• [0024]
    Table 2 is prize structure for a hypothetical lotto game of interest in which X is 61, Y is 51 and x is 5. Accordingly, this is a lottery game in which 5 numbers are picked from a first pool of 61 and each player picks one number from a second pool of 51 while the lottery operator picks 2 numbers from the second pool of 51. The tickets are sold for $2 each. Given a sellout of the game where each chance purchased is unique, the prizes paid are illustrated according to rules where the percentage of sales allocated to that prize is specified in the right hand column.
    TABLE 2
    Prize Structure
    5/61 + 1/2/51 Game; One Play for $2
    Number of Prize Levels Prize Prize %
    Odds Winners Cash Cost Of Sales
    Match 151,703,248.500000 1 $45,820,957 $45,820,957 14.8296% 
    5 + 1
    Match 5 6,191,969.326531 25 $1,000,000 $24,500,000 8.0750%
    Match 541,797.316071 280 $10,000 $2,800,000 0.9229%
    4 + 1
    Match 4 22,114.176166 6,860 $1,500 $10,290,000 3.3915%
    Match 9,850.860292 15,400 $100 $1,540,000 0.5076%
    3 + 1
    Match 3 402.075930 377,300 $21 $7,923,300 2.6114%
    Match 547.270016 277,200 $21 $5,821,200 1.9186%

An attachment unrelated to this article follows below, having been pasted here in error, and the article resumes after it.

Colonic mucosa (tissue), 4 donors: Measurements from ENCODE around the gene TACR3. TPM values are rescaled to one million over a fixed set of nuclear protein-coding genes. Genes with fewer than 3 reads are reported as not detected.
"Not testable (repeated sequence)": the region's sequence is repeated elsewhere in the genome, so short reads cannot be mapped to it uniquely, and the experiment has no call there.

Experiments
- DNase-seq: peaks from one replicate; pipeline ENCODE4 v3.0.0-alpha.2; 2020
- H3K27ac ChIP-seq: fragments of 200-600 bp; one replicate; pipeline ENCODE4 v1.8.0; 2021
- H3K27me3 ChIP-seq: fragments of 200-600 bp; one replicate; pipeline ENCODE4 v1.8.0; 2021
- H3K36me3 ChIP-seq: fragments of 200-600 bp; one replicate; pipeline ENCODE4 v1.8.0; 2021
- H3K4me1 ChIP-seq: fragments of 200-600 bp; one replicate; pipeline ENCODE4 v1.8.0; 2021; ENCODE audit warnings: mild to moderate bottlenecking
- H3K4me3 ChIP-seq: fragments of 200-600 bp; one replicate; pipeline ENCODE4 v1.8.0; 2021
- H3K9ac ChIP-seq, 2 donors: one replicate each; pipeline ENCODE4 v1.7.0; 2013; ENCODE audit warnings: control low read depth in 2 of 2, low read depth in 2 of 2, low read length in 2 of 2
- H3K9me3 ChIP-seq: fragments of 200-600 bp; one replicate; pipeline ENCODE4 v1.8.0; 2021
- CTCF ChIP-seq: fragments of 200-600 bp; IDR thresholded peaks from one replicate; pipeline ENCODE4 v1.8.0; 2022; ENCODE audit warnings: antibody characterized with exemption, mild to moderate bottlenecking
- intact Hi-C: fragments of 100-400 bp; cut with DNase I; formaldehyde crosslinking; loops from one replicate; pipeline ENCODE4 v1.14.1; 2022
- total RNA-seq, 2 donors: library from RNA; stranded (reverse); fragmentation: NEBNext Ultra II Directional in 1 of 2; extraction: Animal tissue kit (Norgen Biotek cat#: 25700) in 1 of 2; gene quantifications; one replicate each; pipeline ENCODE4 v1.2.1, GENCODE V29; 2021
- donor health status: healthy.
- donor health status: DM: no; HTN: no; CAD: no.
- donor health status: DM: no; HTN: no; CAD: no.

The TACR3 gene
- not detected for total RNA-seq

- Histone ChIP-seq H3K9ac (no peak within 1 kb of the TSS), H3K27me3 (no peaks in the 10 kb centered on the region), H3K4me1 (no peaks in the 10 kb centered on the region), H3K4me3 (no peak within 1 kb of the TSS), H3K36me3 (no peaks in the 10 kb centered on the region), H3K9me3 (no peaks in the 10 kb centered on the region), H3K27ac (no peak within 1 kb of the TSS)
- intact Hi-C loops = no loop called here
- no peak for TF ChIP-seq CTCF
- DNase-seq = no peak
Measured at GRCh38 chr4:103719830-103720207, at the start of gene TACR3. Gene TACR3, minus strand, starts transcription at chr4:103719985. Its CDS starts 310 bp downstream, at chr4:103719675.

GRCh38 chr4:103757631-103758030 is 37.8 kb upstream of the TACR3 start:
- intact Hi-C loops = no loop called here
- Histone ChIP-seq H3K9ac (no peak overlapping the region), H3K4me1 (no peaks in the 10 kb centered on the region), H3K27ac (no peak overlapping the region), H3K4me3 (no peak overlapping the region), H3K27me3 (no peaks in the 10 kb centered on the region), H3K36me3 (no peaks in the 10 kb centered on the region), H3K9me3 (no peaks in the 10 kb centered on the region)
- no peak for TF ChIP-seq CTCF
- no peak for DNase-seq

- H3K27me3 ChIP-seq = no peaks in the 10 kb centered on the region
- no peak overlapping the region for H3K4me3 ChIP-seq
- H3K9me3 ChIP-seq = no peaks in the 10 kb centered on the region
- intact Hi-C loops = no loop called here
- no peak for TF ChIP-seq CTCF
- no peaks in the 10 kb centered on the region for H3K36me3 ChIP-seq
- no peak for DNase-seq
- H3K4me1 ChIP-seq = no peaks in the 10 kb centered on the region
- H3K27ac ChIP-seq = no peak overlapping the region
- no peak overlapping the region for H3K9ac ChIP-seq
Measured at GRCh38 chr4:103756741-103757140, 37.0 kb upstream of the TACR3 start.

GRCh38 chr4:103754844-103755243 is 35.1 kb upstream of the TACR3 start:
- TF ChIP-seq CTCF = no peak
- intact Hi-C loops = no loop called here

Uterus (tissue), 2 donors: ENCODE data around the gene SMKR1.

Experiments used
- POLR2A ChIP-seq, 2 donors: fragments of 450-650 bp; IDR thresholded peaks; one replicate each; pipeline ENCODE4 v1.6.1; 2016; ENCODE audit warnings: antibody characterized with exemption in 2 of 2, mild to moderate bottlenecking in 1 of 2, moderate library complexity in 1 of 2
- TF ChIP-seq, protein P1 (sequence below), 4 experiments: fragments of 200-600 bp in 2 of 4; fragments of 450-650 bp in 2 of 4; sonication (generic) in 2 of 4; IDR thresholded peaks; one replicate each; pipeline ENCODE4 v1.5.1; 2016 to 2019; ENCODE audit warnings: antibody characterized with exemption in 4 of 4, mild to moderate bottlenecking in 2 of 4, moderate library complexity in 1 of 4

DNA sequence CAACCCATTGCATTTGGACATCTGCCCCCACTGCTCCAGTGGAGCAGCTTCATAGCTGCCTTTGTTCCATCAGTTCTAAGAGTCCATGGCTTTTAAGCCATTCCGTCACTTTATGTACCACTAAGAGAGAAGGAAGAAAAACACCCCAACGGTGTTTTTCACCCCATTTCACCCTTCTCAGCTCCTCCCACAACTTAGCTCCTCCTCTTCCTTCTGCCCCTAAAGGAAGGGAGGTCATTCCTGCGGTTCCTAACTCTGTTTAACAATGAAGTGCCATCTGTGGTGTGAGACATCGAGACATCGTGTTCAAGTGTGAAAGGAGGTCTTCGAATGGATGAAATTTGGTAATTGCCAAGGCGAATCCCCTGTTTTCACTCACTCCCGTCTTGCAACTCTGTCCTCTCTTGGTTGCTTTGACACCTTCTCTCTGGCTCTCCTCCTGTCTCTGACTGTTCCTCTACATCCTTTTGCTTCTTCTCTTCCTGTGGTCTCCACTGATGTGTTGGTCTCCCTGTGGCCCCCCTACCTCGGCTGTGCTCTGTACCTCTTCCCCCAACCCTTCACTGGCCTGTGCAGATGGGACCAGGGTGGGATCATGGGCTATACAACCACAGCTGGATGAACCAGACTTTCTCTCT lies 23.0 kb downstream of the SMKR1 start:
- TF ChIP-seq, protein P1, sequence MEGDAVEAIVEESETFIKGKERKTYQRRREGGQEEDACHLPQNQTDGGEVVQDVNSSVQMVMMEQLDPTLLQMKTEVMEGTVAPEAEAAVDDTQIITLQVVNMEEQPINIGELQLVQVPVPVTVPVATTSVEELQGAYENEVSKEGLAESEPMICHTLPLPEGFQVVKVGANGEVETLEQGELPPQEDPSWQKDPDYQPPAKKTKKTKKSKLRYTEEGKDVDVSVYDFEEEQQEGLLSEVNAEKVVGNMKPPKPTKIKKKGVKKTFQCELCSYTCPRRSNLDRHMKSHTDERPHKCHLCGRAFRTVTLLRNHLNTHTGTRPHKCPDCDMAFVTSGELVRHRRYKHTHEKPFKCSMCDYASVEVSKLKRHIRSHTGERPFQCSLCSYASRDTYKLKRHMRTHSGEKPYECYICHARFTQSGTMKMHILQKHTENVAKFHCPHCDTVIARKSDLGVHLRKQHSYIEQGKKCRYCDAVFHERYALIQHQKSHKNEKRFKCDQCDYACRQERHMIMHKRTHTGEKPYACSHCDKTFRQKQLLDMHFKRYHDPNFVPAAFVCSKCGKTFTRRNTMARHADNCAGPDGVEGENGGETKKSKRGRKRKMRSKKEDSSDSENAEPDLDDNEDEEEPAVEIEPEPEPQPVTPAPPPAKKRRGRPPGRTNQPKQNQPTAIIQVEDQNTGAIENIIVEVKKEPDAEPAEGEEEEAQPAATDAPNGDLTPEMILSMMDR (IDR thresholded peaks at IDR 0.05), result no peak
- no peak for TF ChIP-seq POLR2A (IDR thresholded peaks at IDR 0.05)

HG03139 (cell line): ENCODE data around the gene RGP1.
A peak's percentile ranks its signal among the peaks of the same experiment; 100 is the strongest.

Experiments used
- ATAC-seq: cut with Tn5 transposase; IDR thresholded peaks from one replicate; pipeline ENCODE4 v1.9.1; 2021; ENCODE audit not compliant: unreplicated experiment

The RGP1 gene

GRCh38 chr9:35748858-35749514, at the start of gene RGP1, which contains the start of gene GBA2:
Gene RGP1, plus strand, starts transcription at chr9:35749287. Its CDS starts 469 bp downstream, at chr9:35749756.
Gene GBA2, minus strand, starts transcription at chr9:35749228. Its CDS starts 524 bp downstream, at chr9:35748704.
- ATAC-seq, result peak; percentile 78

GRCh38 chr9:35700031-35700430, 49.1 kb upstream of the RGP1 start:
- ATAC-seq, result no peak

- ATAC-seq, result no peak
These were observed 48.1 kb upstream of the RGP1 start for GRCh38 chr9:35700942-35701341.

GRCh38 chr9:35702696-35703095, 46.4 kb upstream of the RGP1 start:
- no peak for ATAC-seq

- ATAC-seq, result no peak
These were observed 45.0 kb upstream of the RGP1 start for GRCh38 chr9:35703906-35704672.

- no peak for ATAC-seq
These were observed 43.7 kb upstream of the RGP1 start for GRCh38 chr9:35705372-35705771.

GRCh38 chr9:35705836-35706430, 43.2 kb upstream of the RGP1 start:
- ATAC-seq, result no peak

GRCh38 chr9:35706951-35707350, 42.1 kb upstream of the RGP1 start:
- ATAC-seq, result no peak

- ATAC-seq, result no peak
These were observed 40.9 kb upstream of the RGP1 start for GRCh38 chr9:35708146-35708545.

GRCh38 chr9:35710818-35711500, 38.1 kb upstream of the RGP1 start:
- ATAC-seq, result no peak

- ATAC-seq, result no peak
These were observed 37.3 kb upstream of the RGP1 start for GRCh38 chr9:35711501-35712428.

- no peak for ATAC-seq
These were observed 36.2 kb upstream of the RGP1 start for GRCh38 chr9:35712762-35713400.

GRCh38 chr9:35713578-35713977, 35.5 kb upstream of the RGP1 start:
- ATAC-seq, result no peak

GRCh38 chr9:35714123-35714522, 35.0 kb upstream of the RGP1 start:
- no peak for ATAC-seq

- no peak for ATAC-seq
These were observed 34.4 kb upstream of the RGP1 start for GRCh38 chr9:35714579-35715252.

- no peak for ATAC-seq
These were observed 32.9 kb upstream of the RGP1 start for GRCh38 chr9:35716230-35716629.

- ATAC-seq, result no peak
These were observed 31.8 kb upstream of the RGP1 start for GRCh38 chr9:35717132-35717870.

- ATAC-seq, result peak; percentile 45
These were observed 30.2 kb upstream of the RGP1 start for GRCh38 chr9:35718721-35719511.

2 + 1
    Match 2 22.337552 6,791,400 $0 0.0000%
    Match 82.606795 1,836,450 $11 $20,200,950 6.6580%
    1 + 1
    Match 1 3.371706 44,993,025 $0 0.0000%
    Match 39.714805 3,819,816 $7 $26,738,712 8.8128%
    0 + 1
    Match 0 1.621012 93,585,492 $0 0.0000%
    Totals 1.000000 151,703,249 Total Prize $145,635,119 47.7274% 
    Cost:
    Prize Reserve $6,068,130 2.0000%
    Overall 23.953151 6,333,332 Return to $151,703,249 50.0000% 
    Odds: Lottery:
  • [0025]
    Table 3 is prize structure for a traditional two-pool lotto game in which both the lottery operator and the players pick one number out of a pool of 61 and 5 numbers out of a pool of 51. The tickets are sold for $2 each. Given a sellout of the game where each chance purchased is unique, the prizes paid are illustrated according to rules where the percentage of sales allocated to that prize is specified in the right hand column. The prize structure can be compared to that of the game of the present invention described in Table 2.